LASSO regression using tidymodels and #TidyTuesday data for The Office
Mar 17, 2020
11 minute read

I’ve been publishing screencasts demonstrating how to use the tidymodels framework, from first steps in modeling to how to tune more complex models. Today, I’m using this week’s #TidyTuesday dataset on The Office to show how to build a LASSO regression model and choose regularization parameters!


Here is the code I used in the video, for those who prefer reading instead of or in addition to video.

Explore the data

Our modeling goal here is to predict the IMDB ratings for episodes of The Office based on the other characteristics of the episodes in the #TidyTuesday dataset. There are two datasets, one with the ratings and one with information like director, writer, and which character spoke which line. The episode numbers and titles are not consistent between them, so we can use regular expressions to do a better job of matching the datasets up for joining.

library(tidyverse)

ratings_raw <- readr::read_csv("https://raw.githubusercontent.com/rfordatascience/tidytuesday/master/data/2020/2020-03-17/office_ratings.csv")

remove_regex <- "[:punct:]|[:digit:]|parts |part |the |and"

office_ratings <- ratings_raw %>%
  transmute(
    episode_name = str_to_lower(title),
    episode_name = str_remove_all(episode_name, remove_regex),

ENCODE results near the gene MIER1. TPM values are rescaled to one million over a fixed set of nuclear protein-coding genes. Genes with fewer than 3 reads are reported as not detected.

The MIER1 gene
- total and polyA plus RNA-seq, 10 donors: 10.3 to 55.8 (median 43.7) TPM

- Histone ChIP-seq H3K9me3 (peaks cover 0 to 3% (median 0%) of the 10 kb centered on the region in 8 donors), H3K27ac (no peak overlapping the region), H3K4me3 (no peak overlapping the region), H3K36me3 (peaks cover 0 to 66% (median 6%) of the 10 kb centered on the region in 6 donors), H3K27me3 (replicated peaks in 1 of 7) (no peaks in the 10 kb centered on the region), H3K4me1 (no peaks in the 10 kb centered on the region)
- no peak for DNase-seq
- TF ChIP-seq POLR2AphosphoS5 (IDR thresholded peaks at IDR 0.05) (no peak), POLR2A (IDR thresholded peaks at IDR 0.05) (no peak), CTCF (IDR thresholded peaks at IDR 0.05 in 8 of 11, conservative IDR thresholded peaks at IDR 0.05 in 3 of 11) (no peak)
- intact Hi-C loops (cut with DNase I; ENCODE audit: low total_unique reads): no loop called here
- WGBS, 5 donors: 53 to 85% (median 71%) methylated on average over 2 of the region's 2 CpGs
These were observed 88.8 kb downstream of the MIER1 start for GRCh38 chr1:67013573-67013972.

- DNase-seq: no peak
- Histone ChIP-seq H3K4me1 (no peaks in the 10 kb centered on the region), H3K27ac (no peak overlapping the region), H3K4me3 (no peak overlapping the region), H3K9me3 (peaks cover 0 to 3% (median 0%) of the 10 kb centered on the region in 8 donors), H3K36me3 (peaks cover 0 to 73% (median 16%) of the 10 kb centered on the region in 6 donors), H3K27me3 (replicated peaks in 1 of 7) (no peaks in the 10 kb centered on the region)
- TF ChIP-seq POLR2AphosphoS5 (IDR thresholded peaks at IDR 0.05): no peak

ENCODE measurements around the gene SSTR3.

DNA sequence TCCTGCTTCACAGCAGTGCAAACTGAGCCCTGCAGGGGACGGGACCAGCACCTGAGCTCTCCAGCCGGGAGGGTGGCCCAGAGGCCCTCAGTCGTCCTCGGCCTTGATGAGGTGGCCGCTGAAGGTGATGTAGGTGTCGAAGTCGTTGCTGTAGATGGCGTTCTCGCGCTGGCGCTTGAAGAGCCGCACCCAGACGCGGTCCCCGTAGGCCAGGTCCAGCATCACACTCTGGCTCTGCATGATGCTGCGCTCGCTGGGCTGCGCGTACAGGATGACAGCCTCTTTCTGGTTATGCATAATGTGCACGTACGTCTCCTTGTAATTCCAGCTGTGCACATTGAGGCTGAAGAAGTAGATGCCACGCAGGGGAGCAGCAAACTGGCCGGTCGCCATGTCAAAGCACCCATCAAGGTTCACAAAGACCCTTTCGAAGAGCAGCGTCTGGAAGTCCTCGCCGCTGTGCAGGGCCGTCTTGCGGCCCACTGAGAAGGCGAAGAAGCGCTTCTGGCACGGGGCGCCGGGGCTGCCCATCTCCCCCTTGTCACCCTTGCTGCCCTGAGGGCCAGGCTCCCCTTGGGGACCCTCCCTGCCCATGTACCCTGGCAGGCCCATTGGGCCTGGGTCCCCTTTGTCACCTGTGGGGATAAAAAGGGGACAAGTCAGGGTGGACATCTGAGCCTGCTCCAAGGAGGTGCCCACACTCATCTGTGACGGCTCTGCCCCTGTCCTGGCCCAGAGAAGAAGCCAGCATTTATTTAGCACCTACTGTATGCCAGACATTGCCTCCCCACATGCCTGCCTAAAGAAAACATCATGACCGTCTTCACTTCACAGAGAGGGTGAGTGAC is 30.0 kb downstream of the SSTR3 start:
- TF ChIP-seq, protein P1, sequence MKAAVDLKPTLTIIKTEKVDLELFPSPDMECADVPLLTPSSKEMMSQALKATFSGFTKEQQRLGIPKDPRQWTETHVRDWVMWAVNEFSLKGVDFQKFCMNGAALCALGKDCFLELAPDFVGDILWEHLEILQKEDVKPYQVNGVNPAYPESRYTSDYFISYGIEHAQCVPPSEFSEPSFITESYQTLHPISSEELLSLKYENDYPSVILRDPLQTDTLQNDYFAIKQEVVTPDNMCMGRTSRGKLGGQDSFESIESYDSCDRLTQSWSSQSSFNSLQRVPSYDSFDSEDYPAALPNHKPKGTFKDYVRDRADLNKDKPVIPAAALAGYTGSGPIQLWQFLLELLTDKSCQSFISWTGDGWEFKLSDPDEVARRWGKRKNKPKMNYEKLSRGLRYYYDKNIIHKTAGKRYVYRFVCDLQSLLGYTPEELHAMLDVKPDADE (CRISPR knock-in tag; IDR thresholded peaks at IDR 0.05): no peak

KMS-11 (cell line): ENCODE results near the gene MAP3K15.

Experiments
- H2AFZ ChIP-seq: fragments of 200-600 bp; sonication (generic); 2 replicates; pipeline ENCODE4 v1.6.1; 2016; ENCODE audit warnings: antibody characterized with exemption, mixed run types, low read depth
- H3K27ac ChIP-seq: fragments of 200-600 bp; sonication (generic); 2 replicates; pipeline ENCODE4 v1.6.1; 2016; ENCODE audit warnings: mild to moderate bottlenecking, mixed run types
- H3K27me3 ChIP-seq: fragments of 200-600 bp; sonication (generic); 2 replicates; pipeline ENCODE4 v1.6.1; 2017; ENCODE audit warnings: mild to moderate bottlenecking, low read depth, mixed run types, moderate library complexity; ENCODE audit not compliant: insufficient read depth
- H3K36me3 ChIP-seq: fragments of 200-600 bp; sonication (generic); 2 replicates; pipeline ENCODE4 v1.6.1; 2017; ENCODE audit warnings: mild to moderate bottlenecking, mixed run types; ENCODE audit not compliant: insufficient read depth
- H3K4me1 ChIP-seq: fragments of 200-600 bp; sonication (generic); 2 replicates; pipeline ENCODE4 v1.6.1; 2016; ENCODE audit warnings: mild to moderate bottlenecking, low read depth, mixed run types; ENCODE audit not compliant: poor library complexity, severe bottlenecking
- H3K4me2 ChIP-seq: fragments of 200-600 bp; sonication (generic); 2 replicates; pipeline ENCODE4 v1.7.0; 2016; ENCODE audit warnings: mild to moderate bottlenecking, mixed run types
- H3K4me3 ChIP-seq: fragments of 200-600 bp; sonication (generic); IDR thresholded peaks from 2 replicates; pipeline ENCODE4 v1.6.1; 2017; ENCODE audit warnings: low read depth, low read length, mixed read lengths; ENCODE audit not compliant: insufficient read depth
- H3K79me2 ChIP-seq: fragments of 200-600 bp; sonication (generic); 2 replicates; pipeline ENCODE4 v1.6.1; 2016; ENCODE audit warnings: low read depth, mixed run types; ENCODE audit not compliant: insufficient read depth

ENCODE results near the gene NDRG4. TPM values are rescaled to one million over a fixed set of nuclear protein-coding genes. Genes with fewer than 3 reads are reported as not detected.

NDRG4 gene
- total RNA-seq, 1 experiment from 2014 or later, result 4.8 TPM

episode_name = str_trim(episode_name),
    imdb_rating
  )

office_info <- schrute::theoffice %>%
  mutate(
    season = as.numeric(season),
    episode = as.numeric(episode),
    episode_name = str_to_lower(episode_name),
    episode_name = str_remove_all(episode_name, remove_regex),
    episode_name = str_trim(episode_name)
  ) %>%
  select(season, episode, episode_name, director, writer, character)

office_info
## # A tibble: 55,130 x 6
##    season episode episode_name director   writer                       character
##     <dbl>   <dbl> <chr>        <chr>      <chr>                        <chr>    
##  1      1       1 pilot        Ken Kwapis Ricky Gervais;Stephen Merch… Michael  
##  2      1       1 pilot        Ken Kwapis Ricky Gervais;Stephen Merch… Jim      
##  3      1       1 pilot        Ken Kwapis Ricky Gervais;Stephen Merch… Michael  
##  4      1       1 pilot        Ken Kwapis Ricky Gervais;Stephen Merch… Jim      
##  5      1       1 pilot        Ken Kwapis Ricky Gervais;Stephen Merch… Michael  
##  6      1       1 pilot        Ken Kwapis Ricky Gervais;Stephen Merch… Michael  
##  7      1       1 pilot        Ken Kwapis Ricky Gervais;Stephen Merch… Michael  
##  8      1       1 pilot        Ken Kwapis Ricky Gervais;Stephen Merch… Pam      
##  9      1       1 pilot        Ken Kwapis Ricky Gervais;Stephen Merch… Michael  
## 10      1       1 pilot        Ken Kwapis Ricky Gervais;Stephen Merch… Pam      
## # … with 55,120 more rows

We are going to use several different kinds of features for modeling. First, let’s find out how many times characters speak per episode.

characters <- office_info %>%
  count(episode_name, character) %>%